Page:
Thursday, July 11, 1996

14-year-old, 72-pound Dominique Moceanu has big shoes to fill

By Jaime Aron
Associated Press writer

A bit of Mary Lou and a lot of Nadia is how Dominique Moceanu is usually described. All that was supposed to be left for Bela Karolyi's latest gymnastics prodigy was showing up in Atlanta to receive her Olympic medal.

But five weeks before the games, Moceanu received devastating news: the pain in her right leg was more than inflammation. It was a 4-inch stress fracture.

Moceanu reacted like any 14-year-old. She cried. And cried some more.

Karolyi, the dictatorial and wildly successful coach, refused to let her feel sorry for herself. Instead, he told her to take inspiration from -- who else? -- Mary Lou Retton and Nadia Comaneci.

"Mary Lou competed five weeks after knee surgery. Nadia went into the Olympics after very badly spraining her ankle six weeks before," Karolyi said. "I think (Moceanu) can do it.

"That's a very unfortunate link and one I'd prefer not to have. But it has happened before, so we know it can be done."

A year's worth of publicity since her surprising national crown at age 13 last year built Moceanu (pronounced Mo-chee-AH-no) into the expected darling of the Atlanta Games.

Add the drama of overcoming injury to her tale, and there's no telling how high her star could rise if she can live up to the billing.

But is it unfair to put so much pressure on one so young?

"People must be realistic," said Comaneci, who like Moceanu was 14 when she set new standards by earning seven perfect 10s and three gold medals at the Montreal Games.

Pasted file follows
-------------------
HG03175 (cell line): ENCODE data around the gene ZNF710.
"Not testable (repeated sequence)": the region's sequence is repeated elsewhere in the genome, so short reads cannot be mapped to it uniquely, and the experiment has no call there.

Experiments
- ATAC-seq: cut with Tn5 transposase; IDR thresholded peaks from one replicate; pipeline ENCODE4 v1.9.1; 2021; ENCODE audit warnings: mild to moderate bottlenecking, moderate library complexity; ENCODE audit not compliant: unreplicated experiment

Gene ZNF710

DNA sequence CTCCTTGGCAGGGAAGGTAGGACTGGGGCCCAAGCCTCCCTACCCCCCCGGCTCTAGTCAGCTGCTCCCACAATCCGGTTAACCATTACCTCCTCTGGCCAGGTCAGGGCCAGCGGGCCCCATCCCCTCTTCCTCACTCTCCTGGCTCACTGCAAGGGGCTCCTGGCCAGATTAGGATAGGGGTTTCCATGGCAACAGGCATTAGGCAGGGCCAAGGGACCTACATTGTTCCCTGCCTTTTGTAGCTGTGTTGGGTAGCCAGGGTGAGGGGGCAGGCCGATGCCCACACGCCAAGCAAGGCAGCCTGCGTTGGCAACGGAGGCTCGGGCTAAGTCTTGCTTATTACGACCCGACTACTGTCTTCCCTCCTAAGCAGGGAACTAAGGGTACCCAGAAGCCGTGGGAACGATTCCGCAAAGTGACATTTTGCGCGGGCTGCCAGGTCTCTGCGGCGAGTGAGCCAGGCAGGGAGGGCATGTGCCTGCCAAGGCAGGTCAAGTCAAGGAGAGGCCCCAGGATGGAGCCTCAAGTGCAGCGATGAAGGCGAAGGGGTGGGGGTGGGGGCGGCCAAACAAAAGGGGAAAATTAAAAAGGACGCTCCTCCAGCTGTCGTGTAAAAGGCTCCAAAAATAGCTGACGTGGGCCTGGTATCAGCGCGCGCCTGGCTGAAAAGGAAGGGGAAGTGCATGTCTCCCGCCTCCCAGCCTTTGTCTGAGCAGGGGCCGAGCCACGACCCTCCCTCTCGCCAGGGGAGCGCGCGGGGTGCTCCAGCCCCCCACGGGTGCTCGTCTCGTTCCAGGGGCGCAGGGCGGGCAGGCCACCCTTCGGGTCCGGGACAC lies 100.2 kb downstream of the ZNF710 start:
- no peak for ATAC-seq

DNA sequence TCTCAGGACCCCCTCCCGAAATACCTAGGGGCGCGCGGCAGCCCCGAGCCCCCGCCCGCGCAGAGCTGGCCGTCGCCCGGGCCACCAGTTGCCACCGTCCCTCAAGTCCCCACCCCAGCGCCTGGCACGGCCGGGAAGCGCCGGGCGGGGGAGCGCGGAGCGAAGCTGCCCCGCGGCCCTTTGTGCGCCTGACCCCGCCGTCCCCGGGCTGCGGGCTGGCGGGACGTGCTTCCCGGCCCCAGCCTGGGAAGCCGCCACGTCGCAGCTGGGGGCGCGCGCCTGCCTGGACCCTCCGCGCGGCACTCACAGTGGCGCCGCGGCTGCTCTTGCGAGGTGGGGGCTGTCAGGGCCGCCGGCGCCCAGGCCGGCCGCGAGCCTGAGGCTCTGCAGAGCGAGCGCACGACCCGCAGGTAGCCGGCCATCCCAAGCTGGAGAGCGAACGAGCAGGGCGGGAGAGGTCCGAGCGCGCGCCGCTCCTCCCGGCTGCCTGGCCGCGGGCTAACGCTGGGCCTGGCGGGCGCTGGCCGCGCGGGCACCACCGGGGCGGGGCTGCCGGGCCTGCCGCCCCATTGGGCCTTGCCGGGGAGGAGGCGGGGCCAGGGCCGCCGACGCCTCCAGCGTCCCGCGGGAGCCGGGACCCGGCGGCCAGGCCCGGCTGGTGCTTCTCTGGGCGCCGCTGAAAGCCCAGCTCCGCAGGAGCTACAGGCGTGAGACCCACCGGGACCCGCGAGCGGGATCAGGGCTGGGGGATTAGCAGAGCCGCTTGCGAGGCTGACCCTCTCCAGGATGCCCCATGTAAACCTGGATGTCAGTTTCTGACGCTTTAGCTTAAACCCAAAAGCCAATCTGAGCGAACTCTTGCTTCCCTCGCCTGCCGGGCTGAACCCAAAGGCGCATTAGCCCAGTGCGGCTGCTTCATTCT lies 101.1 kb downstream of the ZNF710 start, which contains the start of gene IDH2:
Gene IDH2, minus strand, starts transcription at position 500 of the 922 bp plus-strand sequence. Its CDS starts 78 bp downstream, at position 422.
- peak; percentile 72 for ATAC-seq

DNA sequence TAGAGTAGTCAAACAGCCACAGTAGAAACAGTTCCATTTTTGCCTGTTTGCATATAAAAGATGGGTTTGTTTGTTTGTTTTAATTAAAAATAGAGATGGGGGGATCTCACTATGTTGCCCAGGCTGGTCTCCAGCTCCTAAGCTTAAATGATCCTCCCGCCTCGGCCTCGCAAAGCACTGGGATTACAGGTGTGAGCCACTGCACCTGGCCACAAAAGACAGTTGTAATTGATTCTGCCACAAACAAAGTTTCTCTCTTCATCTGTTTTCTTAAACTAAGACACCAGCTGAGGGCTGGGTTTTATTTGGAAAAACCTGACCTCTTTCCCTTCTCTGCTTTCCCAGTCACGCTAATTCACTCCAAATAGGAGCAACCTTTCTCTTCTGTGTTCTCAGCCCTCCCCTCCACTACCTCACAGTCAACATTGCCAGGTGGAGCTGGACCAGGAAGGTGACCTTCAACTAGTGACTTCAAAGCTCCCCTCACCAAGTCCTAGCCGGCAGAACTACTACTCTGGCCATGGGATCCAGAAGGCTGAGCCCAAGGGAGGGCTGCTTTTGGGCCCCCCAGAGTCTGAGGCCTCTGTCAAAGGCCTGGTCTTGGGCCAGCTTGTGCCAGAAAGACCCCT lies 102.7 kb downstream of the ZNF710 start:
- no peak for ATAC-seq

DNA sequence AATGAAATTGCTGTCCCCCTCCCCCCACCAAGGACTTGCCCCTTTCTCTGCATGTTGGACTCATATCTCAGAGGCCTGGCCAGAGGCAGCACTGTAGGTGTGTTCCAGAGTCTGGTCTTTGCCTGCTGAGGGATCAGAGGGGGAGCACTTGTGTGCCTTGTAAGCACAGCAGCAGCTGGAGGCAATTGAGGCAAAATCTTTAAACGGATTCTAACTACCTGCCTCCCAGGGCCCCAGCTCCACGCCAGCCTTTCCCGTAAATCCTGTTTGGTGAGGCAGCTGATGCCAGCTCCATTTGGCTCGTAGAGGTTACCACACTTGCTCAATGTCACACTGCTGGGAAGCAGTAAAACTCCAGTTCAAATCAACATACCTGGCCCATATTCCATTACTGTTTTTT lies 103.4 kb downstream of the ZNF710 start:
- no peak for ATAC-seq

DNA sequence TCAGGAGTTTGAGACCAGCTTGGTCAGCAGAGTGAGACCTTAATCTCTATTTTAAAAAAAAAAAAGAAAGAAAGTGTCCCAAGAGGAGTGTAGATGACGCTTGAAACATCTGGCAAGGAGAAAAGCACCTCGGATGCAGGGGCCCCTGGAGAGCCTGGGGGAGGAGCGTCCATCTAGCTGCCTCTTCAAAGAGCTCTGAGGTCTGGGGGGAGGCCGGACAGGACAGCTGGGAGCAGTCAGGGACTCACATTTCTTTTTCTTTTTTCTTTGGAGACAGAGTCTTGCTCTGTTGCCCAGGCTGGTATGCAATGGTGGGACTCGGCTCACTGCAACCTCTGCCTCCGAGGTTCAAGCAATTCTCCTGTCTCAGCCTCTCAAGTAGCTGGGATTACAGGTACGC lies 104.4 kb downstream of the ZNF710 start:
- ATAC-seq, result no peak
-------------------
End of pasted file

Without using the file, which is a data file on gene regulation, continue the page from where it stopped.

Comaneci has become a friend and mentor to Moceanu, with whom she shares a Romanian heritage and native tongue.

"You have to leave her a little space," Comaneci said. "Know that she is good, but not very good. Let her prove that she's better than you think."

Bart Conner, another former Olympic gold medalist now married to Comaneci, also is worried that Americans expect too much from Moceanu.

"She's not the best in the world, she's one of 10," he said. "She's not the favorite, but the press has put her in this whirlwind. If you talk to the experts, they'll tell you who is the best in the world."

Moceanu's competition will come from strong Russian, Belarussian and Romanian gymnasts and from her own U.S. teammate, 1992 medal winner Shannon Miller.

"If everyone hits their routines, she won't be the best in the world," Conner said. "But that's the thing about the Olympics -- everyone doesn't hit their routines, so she does have the ability to be a big success."

Moceanu became the can't-miss kid of 1996 shortly after her national senior national title in '95. She was youngest-ever champion and the first person to win the senior crown the year after taking the junior title.

She proved she wasn't a fluke five weeks later by finishing fifth at the world championships, best among the Americans. She also won a silver on the balance beam and helped the United States to a team bronze.